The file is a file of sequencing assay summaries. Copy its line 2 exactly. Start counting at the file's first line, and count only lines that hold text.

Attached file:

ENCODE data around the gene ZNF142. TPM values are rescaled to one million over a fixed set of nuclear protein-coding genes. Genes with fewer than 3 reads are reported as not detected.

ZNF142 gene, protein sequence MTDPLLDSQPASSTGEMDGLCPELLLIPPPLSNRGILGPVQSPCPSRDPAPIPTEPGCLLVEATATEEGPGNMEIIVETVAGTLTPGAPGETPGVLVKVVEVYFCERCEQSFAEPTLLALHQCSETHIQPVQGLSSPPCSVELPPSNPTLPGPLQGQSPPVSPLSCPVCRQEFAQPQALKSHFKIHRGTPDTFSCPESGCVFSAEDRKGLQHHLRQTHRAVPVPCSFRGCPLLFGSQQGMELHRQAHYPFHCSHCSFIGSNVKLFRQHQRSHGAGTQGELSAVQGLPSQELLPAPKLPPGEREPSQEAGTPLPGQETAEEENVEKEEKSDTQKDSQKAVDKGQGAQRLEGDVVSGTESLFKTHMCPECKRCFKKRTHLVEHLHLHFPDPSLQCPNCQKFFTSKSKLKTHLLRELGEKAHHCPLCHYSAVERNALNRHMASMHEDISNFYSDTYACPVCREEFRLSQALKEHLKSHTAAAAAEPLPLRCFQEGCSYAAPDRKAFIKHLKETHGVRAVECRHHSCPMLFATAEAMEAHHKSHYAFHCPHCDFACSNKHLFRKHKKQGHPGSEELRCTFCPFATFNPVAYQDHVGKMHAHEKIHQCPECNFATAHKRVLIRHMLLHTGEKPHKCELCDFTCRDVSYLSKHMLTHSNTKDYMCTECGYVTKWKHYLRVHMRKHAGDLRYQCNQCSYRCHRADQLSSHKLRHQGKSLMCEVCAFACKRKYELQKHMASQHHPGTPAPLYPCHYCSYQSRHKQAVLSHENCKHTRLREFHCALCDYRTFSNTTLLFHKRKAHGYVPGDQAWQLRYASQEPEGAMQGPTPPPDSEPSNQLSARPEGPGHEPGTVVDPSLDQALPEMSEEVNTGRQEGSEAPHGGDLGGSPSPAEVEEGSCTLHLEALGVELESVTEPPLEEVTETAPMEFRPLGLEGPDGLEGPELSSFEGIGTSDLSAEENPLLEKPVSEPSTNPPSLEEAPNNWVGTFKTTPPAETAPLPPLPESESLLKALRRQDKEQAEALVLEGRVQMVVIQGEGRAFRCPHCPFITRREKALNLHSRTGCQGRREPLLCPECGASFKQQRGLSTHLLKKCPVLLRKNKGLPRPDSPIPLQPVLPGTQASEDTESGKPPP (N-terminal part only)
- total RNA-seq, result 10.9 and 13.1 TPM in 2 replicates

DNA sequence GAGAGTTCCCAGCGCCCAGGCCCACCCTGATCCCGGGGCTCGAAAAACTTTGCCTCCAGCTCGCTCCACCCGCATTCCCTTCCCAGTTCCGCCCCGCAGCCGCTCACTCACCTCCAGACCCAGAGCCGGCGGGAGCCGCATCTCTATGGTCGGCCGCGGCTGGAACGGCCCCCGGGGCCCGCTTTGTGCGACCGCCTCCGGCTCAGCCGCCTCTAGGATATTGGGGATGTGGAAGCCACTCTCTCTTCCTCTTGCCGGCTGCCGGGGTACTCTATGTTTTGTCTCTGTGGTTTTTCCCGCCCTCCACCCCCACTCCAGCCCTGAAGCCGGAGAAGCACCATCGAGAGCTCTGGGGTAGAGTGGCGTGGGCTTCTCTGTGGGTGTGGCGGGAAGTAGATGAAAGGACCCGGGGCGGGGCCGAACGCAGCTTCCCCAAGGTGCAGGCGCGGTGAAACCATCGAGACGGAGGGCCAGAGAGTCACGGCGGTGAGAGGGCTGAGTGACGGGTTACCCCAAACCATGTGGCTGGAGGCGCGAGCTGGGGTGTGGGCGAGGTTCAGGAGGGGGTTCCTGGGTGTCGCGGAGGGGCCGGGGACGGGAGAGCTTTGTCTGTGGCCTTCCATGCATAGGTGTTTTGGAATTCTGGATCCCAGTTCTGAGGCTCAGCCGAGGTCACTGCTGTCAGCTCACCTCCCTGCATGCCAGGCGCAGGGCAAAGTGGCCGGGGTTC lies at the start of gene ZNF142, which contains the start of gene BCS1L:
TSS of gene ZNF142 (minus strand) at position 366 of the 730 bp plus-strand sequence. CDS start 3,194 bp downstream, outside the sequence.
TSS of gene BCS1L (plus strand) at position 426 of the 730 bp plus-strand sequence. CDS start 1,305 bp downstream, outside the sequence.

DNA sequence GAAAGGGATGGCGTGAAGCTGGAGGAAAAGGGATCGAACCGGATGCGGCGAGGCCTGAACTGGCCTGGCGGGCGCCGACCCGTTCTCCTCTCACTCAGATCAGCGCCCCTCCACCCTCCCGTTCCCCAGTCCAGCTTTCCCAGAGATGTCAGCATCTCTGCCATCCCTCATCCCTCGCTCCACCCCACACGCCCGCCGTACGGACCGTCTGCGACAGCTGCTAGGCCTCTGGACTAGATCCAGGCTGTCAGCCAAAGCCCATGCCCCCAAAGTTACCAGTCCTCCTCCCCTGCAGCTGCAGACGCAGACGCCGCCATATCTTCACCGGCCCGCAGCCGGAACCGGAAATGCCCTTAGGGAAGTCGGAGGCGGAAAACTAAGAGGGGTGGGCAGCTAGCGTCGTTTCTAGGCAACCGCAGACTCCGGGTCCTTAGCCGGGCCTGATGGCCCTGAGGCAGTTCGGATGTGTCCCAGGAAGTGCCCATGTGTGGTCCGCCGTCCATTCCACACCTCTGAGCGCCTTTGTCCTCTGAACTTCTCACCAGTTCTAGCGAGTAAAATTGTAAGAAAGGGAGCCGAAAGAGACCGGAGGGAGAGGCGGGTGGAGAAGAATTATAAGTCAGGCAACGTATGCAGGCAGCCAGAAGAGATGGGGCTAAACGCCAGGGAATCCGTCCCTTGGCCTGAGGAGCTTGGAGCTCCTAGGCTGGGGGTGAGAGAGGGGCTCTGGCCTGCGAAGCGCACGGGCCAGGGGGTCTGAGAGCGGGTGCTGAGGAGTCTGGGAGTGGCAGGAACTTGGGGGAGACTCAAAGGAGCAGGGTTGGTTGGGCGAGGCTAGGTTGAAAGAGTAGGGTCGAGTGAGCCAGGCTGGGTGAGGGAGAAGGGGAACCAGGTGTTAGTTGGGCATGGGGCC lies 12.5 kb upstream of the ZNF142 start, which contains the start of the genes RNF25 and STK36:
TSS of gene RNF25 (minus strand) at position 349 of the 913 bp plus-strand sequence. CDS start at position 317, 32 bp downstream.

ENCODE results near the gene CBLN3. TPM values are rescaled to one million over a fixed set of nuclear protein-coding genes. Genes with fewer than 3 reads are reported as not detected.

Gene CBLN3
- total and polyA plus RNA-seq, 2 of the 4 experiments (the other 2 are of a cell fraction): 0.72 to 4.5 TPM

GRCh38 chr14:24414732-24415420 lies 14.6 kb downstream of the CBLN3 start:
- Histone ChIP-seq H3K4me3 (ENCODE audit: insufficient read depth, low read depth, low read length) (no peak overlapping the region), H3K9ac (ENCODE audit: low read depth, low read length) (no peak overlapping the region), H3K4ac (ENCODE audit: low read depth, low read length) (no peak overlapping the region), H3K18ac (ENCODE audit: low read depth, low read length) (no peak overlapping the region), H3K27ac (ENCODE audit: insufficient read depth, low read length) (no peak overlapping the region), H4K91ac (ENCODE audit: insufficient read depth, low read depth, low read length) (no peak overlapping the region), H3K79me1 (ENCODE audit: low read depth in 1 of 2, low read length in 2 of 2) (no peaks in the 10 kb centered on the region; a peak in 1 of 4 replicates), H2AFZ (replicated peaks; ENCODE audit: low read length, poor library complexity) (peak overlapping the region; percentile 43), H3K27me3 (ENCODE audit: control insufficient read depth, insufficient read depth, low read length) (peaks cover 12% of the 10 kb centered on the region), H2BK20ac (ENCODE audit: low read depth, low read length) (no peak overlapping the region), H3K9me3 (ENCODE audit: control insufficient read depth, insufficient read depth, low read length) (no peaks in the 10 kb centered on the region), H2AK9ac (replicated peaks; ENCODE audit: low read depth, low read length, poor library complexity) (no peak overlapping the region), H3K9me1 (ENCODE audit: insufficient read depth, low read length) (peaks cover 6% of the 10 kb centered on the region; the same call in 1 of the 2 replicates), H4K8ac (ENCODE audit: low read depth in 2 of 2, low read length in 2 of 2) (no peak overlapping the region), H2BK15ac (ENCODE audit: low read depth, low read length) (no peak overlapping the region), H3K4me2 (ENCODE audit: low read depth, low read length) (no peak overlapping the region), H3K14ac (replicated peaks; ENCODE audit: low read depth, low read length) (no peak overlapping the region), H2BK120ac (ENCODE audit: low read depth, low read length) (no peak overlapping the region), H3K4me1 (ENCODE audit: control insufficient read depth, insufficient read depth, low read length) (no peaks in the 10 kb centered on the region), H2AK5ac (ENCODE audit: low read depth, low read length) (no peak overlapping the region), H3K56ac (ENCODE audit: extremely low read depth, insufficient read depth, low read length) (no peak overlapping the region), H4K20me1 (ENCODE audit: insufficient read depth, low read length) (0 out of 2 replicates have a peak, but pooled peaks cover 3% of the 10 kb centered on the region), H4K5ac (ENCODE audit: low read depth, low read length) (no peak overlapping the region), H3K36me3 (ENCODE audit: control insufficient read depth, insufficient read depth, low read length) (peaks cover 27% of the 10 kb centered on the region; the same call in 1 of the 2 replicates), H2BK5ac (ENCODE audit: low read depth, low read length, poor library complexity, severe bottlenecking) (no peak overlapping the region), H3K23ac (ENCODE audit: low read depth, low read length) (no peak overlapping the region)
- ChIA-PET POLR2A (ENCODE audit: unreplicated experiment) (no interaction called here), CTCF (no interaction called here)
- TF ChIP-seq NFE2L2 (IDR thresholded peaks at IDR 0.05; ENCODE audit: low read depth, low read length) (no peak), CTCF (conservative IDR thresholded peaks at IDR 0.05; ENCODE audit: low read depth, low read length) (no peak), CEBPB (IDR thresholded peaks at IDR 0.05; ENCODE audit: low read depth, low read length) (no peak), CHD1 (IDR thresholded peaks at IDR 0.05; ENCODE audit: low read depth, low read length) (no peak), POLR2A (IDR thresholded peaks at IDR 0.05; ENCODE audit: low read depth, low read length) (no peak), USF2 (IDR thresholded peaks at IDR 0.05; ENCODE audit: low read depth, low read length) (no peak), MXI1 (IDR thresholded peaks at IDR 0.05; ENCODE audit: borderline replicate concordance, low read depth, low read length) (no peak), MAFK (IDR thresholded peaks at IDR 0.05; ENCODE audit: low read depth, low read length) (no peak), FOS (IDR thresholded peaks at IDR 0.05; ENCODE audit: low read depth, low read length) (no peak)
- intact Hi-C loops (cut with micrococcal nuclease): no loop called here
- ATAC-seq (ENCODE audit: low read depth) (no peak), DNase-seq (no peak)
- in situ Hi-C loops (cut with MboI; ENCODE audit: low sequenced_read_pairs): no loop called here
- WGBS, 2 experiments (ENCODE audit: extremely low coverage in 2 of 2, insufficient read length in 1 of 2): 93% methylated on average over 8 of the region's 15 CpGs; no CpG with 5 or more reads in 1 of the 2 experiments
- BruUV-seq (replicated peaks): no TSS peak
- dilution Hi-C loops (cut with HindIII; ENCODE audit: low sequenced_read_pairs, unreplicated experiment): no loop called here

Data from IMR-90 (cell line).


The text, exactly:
ZNF142 gene, protein sequence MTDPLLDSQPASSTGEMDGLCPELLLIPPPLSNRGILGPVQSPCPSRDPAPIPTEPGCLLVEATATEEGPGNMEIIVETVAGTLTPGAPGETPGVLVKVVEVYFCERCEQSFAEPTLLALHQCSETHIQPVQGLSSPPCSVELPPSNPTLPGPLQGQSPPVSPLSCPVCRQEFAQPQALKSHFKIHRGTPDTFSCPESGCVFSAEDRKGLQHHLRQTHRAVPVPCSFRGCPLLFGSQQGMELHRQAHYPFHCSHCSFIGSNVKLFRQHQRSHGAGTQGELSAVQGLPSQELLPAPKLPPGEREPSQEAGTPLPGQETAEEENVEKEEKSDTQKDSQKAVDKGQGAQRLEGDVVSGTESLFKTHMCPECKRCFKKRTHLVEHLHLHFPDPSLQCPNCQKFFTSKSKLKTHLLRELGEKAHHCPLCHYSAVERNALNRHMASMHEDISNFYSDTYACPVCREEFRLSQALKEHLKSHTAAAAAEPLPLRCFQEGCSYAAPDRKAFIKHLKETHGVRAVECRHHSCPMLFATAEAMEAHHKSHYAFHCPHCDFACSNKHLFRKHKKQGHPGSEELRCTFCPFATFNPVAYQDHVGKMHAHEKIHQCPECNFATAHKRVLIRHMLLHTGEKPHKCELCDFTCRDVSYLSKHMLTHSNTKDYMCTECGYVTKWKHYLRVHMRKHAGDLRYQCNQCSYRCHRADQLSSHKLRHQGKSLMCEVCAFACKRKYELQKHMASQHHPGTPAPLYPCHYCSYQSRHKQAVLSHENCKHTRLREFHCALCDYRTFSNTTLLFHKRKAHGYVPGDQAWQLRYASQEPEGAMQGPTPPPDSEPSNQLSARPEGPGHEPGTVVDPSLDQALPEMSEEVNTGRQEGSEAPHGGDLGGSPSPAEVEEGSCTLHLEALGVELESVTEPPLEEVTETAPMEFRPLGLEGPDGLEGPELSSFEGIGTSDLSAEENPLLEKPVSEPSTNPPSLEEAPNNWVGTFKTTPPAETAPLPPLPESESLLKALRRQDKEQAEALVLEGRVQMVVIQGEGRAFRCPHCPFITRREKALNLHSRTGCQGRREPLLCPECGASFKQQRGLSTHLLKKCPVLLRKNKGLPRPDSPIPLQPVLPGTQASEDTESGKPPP (N-terminal part only)